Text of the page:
Fathers smoking leads to ADHD in their grandchildren

Scientists at Florida State University found that children were more likely to develop attention deficit hyperactivity disorder (ADHD) if their grandfather smoked.  

In experiments on mice, scientists gave males drinking water with small doses of nicotine and analyzed their semen. Then these “smoking” mice were mated with “non-smoking” females. The offspring were generally normal, but the children of “smoking” males showed behavioral disorders – attention deficit hyperactivity disorder, cognitive rigidity (that is, rigidity, inertia of thinking, difficulty in switching from one concept to another).

During the experiment, mice from this offspring mated and gave birth to offspring (grandchildren of “smoking” males), which also showed cognitive rigidity and attention problems, albeit to a lesser extent.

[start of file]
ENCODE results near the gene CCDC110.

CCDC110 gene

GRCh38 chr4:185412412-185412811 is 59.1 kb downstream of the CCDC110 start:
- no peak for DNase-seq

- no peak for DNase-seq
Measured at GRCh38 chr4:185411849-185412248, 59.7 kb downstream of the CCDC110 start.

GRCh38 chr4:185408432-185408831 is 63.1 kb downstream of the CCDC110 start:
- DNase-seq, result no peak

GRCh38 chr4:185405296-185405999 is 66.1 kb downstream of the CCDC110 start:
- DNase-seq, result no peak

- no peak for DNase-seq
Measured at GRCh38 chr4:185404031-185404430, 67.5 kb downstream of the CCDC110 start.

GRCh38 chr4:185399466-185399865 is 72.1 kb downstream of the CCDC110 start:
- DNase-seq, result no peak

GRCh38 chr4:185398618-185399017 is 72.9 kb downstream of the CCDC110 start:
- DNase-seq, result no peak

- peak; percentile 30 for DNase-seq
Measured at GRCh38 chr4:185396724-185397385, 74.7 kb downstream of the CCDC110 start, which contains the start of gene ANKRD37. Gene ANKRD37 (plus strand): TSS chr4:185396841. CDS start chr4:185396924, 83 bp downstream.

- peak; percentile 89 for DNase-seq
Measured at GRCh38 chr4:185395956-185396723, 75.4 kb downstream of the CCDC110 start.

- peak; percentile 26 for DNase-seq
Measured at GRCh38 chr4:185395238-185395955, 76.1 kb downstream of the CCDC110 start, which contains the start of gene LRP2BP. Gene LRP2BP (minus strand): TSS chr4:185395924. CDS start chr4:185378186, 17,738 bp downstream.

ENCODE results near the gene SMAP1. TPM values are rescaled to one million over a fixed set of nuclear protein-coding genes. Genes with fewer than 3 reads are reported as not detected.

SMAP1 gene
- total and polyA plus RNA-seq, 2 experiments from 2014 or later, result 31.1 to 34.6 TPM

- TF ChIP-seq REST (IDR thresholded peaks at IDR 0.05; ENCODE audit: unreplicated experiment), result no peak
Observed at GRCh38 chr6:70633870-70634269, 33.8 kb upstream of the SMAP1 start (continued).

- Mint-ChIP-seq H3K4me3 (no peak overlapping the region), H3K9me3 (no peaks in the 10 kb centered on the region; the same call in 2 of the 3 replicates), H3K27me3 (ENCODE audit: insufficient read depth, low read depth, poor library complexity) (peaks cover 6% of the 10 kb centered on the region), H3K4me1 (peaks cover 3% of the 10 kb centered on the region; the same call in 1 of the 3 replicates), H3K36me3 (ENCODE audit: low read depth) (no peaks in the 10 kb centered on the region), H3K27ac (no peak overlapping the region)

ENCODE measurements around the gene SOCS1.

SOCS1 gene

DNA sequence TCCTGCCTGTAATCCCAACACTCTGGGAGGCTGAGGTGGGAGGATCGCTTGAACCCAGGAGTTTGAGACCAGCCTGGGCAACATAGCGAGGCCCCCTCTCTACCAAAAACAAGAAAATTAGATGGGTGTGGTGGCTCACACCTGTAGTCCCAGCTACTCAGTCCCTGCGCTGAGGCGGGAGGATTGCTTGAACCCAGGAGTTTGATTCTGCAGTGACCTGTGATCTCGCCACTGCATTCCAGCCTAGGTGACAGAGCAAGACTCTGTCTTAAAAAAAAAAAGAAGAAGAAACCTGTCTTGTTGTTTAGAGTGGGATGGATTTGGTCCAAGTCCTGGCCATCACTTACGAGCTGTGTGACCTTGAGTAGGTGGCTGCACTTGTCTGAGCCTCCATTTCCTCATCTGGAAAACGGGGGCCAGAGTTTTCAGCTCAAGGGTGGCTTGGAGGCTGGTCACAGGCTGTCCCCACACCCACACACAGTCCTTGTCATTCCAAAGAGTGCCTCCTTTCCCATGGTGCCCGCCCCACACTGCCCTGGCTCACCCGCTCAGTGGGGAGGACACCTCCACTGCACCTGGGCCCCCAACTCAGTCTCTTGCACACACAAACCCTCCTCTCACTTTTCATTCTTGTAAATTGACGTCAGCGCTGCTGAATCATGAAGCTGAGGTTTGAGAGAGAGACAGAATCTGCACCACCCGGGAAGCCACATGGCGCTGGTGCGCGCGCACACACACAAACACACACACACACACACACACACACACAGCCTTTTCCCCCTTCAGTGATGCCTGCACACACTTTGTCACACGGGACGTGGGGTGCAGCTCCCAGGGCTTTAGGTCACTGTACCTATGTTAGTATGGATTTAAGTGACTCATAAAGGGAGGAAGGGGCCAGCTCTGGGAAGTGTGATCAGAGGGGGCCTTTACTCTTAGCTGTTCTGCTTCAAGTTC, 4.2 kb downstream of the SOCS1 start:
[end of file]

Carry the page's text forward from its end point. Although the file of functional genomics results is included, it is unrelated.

Analysis of sperm from mice treated with nicotine showed the modification of several genes, including the DRD2 gene, which encodes a receptor protein involved in memory, learning and cognition of the surrounding world.

This is not the first confirmation that a parent’s lifestyle can significantly affect the health of their offspring – even after one generation. Previously, a link was shown between smoking fathers and the risk of developing bronchial asthma in their children; the relationship between the diet of fathers and metabolic changes in the child; and the relationship between the stress experienced by fathers and the likelihood of developing anxiety in their offspring. 

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